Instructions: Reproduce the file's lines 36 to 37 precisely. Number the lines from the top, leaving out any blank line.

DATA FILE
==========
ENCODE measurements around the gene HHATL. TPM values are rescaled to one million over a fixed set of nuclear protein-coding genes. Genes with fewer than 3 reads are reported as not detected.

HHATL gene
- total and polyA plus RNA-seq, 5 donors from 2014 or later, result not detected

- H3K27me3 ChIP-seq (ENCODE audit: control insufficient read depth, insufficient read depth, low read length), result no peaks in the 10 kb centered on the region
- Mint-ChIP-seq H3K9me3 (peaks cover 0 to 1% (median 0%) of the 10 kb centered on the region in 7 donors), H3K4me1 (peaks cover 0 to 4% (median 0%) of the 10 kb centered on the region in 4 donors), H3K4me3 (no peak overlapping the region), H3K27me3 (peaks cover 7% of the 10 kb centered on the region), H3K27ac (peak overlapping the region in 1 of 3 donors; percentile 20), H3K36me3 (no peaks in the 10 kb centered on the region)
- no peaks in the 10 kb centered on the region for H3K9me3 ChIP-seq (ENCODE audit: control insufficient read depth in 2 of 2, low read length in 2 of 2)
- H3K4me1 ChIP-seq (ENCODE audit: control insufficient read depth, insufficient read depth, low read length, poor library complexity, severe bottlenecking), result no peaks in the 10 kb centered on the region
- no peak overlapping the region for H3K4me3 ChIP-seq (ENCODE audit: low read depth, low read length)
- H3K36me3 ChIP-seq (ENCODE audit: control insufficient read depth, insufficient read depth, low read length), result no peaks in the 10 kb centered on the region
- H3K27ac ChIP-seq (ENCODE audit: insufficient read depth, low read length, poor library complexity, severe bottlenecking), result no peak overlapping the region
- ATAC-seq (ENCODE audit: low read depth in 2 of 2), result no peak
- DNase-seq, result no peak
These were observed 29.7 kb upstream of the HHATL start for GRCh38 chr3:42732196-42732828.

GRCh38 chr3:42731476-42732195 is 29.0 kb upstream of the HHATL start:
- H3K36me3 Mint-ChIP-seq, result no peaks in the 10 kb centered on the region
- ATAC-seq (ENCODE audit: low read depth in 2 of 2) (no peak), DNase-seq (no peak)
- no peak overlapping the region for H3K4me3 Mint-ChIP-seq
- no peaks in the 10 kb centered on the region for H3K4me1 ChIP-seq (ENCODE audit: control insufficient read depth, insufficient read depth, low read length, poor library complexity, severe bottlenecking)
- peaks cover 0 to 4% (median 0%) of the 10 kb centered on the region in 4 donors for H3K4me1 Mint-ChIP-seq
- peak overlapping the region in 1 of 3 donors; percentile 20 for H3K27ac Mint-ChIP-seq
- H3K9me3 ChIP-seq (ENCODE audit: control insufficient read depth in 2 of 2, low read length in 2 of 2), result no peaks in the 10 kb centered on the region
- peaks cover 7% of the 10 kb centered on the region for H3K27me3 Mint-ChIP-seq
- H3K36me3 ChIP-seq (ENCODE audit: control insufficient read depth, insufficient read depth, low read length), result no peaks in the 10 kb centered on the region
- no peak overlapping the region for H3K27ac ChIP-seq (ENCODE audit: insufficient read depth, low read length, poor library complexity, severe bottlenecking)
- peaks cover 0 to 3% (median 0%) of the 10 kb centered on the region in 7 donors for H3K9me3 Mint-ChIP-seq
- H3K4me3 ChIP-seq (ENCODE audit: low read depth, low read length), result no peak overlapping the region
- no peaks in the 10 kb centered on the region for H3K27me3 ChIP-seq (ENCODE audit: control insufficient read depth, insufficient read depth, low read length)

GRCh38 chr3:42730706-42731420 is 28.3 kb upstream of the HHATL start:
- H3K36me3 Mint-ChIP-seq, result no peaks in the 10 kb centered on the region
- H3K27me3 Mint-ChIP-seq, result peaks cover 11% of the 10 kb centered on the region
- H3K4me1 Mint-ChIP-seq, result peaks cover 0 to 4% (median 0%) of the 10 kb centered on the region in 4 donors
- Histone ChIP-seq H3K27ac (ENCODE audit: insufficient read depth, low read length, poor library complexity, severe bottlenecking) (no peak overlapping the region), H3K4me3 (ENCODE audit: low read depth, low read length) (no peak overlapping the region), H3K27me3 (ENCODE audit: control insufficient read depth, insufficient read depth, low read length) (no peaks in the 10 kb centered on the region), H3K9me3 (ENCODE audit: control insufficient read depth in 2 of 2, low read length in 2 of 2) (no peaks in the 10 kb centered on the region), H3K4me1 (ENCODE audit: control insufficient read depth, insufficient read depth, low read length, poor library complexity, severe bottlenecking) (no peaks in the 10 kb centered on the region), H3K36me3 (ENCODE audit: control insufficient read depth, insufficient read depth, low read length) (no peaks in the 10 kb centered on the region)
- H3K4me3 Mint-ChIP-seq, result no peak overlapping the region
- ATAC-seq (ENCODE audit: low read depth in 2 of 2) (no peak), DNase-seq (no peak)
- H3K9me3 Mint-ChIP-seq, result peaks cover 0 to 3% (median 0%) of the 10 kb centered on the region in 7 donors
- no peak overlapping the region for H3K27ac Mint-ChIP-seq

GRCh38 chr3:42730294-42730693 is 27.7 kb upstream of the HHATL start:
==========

- no peak overlapping the region for H3K27ac Mint-ChIP-seq

GRCh38 chr3:42730294-42730693 is 27.7 kb upstream of the HHATL start: